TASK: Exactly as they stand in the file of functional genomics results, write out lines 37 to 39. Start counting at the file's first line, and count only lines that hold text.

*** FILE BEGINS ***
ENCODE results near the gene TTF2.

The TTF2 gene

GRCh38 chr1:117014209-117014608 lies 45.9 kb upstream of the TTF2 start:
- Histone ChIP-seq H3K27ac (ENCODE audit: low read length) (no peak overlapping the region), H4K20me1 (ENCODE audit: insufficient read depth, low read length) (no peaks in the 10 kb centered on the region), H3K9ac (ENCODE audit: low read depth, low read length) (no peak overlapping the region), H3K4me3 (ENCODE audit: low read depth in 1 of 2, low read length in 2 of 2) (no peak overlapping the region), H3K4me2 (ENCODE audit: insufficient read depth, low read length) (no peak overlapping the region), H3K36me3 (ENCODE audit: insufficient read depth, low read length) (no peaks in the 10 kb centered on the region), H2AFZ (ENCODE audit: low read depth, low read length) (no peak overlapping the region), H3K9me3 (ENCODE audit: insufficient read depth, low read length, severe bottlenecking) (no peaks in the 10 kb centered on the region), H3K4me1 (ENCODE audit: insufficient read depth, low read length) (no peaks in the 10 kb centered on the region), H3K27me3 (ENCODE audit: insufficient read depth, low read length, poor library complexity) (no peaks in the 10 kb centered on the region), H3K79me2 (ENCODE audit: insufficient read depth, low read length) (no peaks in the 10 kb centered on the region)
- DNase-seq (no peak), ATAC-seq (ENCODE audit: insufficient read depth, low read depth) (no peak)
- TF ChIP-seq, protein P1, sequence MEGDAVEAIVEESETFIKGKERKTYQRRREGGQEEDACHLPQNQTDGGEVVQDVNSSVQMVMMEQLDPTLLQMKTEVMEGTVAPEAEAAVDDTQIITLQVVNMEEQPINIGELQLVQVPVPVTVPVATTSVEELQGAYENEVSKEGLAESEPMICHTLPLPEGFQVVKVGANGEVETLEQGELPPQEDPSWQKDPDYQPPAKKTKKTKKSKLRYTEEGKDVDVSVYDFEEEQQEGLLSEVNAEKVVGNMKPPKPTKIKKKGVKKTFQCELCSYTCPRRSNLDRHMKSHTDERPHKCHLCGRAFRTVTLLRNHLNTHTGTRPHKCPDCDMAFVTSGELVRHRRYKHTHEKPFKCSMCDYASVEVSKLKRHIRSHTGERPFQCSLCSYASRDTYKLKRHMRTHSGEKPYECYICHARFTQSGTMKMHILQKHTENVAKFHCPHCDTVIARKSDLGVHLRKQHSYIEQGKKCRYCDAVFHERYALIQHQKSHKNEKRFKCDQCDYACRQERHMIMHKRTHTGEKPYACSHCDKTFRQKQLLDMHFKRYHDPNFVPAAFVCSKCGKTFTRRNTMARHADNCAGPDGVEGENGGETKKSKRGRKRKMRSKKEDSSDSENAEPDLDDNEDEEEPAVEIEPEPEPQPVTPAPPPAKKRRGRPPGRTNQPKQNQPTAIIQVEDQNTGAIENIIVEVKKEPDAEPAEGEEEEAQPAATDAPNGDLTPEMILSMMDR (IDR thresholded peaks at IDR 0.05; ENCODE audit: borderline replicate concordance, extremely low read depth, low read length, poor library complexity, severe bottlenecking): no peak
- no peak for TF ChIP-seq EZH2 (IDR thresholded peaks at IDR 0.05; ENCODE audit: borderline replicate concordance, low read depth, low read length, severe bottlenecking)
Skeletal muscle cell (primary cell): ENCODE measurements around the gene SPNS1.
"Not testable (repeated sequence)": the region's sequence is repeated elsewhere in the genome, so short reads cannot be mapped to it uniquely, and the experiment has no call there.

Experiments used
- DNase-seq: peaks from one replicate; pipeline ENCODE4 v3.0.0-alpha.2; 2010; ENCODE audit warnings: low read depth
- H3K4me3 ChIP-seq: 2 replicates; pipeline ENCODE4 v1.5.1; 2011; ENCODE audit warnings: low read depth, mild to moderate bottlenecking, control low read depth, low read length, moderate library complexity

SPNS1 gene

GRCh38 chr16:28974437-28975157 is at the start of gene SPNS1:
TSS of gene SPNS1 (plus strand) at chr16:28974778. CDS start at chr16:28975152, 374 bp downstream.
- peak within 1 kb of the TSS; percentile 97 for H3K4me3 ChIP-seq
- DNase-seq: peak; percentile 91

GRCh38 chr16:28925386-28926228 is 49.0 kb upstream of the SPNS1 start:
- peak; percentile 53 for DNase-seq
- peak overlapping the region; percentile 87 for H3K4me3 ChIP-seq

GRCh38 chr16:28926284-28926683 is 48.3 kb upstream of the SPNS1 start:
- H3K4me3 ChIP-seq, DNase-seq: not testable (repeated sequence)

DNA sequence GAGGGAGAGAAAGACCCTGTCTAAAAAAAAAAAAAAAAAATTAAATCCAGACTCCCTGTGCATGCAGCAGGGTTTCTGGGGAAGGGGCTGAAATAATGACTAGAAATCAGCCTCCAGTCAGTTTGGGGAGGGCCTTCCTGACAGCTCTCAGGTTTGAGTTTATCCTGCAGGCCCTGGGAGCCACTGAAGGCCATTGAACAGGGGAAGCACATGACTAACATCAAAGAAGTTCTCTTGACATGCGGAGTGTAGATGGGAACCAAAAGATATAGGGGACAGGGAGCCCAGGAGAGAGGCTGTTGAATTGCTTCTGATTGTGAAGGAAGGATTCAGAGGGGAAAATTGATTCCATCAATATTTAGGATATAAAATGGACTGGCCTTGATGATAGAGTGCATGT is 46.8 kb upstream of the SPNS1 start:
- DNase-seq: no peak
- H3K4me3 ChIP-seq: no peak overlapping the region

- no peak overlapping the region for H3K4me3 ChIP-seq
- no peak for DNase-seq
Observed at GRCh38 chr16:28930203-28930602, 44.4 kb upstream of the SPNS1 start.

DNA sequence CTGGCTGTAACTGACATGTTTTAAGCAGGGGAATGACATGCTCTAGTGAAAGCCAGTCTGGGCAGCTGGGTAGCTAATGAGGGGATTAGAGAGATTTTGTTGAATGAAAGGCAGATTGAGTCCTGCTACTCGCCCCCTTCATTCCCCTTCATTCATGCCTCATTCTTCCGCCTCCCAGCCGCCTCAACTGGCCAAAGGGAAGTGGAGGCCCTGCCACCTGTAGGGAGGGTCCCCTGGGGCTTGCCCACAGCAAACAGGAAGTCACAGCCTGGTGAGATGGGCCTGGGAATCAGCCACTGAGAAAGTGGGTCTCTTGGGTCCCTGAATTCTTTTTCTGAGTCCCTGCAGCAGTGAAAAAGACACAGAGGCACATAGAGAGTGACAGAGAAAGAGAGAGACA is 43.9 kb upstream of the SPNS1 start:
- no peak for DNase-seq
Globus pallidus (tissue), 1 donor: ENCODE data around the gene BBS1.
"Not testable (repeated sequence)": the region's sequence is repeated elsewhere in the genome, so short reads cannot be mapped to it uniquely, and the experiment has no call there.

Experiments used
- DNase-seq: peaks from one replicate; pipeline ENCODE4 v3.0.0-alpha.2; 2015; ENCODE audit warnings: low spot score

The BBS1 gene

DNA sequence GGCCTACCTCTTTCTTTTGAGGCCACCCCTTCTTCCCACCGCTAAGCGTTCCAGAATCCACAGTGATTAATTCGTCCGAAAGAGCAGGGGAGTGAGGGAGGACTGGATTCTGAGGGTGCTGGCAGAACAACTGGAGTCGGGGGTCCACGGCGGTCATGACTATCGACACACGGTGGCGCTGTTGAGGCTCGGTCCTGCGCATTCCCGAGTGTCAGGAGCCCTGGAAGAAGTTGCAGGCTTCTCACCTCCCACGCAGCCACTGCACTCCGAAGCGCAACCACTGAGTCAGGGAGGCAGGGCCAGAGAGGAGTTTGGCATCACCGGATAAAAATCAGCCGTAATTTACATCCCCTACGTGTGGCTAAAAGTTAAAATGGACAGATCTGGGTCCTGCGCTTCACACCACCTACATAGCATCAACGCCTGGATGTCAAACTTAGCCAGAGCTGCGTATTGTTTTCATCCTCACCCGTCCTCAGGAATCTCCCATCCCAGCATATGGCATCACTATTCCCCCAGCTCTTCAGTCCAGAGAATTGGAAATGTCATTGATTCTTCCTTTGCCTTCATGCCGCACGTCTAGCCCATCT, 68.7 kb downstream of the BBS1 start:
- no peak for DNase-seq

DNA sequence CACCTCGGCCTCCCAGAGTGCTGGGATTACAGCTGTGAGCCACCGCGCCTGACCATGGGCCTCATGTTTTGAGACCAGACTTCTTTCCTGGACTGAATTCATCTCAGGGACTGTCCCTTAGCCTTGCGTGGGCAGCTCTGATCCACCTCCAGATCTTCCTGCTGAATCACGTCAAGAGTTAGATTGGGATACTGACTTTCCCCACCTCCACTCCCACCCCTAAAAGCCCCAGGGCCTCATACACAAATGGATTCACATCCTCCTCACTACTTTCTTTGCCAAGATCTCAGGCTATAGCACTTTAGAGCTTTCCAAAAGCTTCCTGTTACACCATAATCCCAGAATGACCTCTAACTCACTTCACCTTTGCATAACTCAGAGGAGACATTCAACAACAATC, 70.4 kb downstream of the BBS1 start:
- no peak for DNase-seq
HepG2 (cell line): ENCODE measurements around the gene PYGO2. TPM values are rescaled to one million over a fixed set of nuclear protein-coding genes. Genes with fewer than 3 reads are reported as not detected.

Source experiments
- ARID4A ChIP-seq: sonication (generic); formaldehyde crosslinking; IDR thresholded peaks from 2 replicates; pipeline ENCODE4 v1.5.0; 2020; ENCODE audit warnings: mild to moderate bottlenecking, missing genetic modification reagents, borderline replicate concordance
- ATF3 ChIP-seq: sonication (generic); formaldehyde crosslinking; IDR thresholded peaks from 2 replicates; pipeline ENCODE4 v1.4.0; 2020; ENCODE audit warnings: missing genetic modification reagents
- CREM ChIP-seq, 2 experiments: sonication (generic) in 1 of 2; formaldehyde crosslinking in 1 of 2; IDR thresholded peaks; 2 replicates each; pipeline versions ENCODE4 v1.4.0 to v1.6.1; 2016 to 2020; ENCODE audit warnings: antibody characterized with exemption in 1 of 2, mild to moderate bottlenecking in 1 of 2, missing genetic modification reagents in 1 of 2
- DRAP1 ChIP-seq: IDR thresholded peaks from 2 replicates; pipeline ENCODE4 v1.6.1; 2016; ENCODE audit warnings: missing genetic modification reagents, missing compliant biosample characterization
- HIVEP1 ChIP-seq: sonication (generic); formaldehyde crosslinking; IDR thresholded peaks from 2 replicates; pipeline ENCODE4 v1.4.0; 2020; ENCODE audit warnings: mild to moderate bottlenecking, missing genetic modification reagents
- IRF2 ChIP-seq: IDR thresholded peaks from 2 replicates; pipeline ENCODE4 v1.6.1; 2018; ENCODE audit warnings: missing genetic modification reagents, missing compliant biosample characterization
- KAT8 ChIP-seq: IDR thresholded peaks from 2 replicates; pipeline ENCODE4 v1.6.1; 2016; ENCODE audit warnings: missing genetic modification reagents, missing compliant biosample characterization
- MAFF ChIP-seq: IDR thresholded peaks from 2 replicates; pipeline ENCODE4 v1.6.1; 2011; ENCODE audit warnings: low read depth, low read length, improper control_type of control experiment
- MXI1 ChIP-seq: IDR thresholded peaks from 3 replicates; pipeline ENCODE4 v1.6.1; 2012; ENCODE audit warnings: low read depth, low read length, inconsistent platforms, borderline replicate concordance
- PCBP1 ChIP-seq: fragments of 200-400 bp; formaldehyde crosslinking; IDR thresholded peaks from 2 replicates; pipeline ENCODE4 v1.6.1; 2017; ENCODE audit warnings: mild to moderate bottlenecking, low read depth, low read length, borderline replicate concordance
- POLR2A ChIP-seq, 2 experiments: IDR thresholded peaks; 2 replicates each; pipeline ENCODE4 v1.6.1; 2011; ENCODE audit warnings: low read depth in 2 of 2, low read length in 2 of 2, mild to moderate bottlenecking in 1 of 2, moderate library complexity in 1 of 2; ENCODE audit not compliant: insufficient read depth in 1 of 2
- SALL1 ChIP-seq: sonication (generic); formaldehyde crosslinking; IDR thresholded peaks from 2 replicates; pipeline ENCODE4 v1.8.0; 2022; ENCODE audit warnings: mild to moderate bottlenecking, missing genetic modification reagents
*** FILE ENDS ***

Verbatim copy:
- no peak for DNase-seq

DNA sequence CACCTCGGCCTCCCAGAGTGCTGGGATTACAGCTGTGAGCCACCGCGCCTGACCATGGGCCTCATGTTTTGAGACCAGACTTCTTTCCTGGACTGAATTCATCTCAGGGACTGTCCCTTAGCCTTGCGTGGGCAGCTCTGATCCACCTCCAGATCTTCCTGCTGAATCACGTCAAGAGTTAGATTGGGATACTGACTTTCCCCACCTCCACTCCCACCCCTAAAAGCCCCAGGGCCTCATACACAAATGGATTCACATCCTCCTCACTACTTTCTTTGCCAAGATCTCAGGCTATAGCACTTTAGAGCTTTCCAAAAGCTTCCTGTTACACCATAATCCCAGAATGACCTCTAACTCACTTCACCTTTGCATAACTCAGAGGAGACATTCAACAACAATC, 70.4 kb downstream of the BBS1 start:
- no peak for DNase-seq